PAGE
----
November 5, 2013
One of my favorite comic book superheroes of all time is the Marvel Comics character Wolverine. I was first introduced to him back when I was a kid, thanks to the X-Men cartoon. The guy was just cool. Short, gruff but with a heart of gold, struggling with having lost all of his memories and having been surgically altered into some sort of living weapon as well as possessing a bestial, savage fury that he struggled to keep in check. His powers included animal-like senses, longevity (the guys looks the same now as he did back when he fought in World War II), and heightened healing abilities called a “healing factor.” Sure, he is best known for his unbreakable metal skeleton and retractable claws that protrude from the back of his hands, but these were from the experimentation, not his natural mutation – though the claws, in various stories, are a mutation, but I will not go into that further. Wolverine’s healing factor is what makes him stand out among many other comic characters. This is the guy who takes a beating but always gets back up again, no matter how close to death he was mere moments ago. His greatest complaint; that his healing factor keeps him from ever getting drunk. Curse those regenerating kidneys.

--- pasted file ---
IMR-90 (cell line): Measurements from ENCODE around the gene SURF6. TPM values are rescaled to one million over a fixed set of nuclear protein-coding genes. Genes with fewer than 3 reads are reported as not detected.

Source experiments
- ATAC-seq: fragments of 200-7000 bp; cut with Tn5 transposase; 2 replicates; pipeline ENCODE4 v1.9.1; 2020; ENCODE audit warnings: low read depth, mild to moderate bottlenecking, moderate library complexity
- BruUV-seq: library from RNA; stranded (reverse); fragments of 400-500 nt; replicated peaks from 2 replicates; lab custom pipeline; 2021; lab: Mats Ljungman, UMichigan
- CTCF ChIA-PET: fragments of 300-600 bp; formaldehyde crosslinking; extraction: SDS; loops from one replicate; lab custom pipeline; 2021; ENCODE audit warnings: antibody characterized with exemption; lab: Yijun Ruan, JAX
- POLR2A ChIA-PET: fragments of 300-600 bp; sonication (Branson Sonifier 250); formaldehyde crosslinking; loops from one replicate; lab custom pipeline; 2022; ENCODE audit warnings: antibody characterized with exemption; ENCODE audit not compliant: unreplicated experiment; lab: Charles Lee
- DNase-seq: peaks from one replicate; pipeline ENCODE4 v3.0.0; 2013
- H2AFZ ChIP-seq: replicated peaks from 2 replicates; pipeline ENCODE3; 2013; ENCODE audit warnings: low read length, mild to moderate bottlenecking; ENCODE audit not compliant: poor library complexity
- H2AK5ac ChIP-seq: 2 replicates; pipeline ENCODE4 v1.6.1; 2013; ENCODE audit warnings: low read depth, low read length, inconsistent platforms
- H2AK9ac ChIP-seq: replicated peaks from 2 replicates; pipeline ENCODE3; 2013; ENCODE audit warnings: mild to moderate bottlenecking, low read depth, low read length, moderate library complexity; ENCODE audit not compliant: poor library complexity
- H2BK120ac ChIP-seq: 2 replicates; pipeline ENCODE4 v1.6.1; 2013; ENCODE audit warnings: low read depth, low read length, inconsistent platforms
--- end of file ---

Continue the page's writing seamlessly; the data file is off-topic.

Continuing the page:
Researchers at Harvard Stem Cell Institute have recently discovered something fascinating about kidney regeneration. Namely, that it does not work the way they had always assumed it did. Until now, it was always assumed that a person’s kidneys were able to heal due to scattered populations of stem cells that would respond to trauma. These stem cells would then become whatever sort of cell was needed into order to fix the damage. This is not so. According to HSCI Kidney Diseases Program Leader Benjamin Humphreys, while these pockets of stem cells do exist in the kidneys, they are not what is responsible for the kidney’s ability to regenerate. Rather, upon injury, mature kidney cells will actually multiply and regress into a less stable version of themselves so that they can better replace the damaged tissue. What this means is that the structure of some mature cells may not be as concrete as many have long believed, but instead there are cells that hold a memory of what they used to be and have the ability to become that again in a sort of emergency revitalization process. This suggests a model by which some cells are actually able to reprogram themselves in order to compensate for injury. Humphreys hopes to use this new found discovery to create new therapeutic methods for kidney repair, such as being able to target and activate this process in kidney cells, enhancing the body’s already impressive ability to recovery from injury.
Sure, this will not give us an X-Man’s level of nigh-immortality, but this new understanding of how the kidney is able to repair itself is a great step forward in finding ways to treat the effects of kidney disease and damage.
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